And yet, that’s okay.
Spoilers aren’t valuable. It seems like a big deal – Darth Vader is really Luke’s father! – and yet, we all know that by now. And yet, people still watch Star Wars.
The spoiler seems like inside information, but it really isn’t – knowing the spoiler does not make the information more valuable. We know how every single one of Shakespeare’s plays end, and yet, theatre companies still put them on and people still pay very good money to see them. (Spoiler alert: Hamlet dies. So does everyone else.)
If the drama is good, the spoiler will not detract from the value of the product. This isn’t investing or gambling, where having inside information adds economic value. If the spoiler is the only thing that makes the story good, the story isn’t all that good in the first place. Had I known how Lost was going to end, I would not have invested so much time in the show. On the other hand, I knew from UK newspapers how Downton Abbey would end last season, but I still watched it.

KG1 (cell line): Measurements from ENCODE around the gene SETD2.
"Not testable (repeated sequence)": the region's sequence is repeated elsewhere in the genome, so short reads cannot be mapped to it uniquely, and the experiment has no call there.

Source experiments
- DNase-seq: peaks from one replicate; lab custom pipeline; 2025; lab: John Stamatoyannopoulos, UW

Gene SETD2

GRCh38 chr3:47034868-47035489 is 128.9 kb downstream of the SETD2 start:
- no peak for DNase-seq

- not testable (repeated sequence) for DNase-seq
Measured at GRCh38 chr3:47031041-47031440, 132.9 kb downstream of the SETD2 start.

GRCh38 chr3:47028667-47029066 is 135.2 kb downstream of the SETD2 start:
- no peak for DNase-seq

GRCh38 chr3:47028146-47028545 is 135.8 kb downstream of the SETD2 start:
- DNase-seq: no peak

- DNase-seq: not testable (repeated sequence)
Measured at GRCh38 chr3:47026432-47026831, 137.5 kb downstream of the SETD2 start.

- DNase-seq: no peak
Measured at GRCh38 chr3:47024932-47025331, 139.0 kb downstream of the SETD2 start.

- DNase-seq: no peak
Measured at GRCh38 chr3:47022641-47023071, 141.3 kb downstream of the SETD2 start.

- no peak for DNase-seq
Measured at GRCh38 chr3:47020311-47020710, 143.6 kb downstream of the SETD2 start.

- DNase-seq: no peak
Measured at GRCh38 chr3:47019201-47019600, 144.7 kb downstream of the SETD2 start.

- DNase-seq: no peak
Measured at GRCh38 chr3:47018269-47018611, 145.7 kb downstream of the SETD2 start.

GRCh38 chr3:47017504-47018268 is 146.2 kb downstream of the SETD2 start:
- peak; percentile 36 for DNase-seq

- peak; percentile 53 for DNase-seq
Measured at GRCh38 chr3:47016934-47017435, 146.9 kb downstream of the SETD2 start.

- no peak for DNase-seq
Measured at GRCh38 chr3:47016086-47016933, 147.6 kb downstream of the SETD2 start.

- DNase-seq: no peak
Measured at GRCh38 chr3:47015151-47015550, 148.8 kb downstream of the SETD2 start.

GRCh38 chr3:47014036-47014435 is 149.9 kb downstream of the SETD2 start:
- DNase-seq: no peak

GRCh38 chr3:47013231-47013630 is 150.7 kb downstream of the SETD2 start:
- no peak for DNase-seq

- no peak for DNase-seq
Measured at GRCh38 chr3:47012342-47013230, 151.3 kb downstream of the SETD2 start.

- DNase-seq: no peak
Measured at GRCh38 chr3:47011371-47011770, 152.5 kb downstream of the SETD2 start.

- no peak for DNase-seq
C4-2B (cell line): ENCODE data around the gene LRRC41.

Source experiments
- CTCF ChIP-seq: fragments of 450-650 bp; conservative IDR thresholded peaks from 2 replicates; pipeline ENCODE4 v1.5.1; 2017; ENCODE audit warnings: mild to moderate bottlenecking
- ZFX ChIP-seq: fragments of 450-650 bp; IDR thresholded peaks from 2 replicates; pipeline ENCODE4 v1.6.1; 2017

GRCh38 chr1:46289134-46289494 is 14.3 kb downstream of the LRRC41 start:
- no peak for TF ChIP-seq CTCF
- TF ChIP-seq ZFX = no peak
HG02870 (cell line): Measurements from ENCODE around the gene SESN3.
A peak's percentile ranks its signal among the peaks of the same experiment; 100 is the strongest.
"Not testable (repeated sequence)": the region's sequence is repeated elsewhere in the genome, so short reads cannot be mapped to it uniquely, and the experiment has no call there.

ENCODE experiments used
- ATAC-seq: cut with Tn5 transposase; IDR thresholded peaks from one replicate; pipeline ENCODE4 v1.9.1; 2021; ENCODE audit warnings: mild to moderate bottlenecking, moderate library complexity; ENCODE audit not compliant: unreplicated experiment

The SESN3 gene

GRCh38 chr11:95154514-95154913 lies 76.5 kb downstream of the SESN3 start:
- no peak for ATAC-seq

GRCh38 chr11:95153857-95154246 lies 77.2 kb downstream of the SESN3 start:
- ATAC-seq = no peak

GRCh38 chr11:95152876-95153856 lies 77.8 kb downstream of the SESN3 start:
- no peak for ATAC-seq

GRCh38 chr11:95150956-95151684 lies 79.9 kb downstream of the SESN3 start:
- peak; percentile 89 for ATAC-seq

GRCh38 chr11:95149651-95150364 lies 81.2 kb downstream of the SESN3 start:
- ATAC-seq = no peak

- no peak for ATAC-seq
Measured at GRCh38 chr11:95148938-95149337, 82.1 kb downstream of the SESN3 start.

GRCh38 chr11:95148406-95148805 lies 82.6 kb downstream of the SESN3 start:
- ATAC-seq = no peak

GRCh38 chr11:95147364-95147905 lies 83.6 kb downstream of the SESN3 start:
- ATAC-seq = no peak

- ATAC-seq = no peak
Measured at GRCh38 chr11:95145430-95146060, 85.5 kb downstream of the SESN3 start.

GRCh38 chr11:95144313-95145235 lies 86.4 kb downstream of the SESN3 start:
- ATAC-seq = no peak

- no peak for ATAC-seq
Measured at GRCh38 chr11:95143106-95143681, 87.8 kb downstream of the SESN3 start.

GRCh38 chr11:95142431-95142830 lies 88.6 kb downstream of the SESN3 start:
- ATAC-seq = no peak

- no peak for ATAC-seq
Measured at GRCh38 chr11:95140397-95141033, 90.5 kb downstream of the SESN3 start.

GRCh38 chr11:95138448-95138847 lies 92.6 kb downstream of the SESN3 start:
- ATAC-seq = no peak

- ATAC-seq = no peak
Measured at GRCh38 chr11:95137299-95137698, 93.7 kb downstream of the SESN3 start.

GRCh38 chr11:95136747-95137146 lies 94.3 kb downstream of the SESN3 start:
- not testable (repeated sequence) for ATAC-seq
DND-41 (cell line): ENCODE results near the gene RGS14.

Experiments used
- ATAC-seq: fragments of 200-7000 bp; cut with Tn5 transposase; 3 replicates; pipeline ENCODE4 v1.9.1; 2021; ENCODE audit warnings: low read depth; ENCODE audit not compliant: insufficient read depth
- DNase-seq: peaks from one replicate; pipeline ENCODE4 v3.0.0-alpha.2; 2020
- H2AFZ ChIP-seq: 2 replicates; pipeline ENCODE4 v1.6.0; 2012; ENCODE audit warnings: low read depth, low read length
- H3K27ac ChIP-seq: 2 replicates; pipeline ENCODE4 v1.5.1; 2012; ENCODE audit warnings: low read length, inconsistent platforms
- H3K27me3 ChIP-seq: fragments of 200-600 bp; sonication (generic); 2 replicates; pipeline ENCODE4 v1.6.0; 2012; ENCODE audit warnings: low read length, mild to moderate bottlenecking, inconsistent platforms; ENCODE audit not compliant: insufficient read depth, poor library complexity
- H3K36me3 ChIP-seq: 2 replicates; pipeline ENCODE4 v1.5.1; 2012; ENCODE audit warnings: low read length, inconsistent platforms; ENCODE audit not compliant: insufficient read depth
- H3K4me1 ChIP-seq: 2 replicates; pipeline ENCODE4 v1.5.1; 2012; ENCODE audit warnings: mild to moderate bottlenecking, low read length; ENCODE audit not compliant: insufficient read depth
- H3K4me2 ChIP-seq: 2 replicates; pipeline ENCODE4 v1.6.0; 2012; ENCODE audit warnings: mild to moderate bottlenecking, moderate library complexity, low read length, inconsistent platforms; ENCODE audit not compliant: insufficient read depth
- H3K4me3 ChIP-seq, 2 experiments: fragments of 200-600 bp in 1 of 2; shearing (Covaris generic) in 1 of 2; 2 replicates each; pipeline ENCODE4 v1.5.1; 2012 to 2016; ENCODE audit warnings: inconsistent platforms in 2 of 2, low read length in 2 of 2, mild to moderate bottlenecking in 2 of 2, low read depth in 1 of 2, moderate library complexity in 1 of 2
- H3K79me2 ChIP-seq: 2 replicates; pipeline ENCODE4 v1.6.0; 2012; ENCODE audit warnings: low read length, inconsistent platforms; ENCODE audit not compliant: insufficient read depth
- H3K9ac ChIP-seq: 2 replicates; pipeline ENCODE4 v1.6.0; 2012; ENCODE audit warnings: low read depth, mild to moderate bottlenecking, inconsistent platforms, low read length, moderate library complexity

So go ahead – tell me how Breaking Bad ends. I’ll still watch to see how the characters unfold. The inside information will not add value, and that’s okay. The story is valuable in and of itself.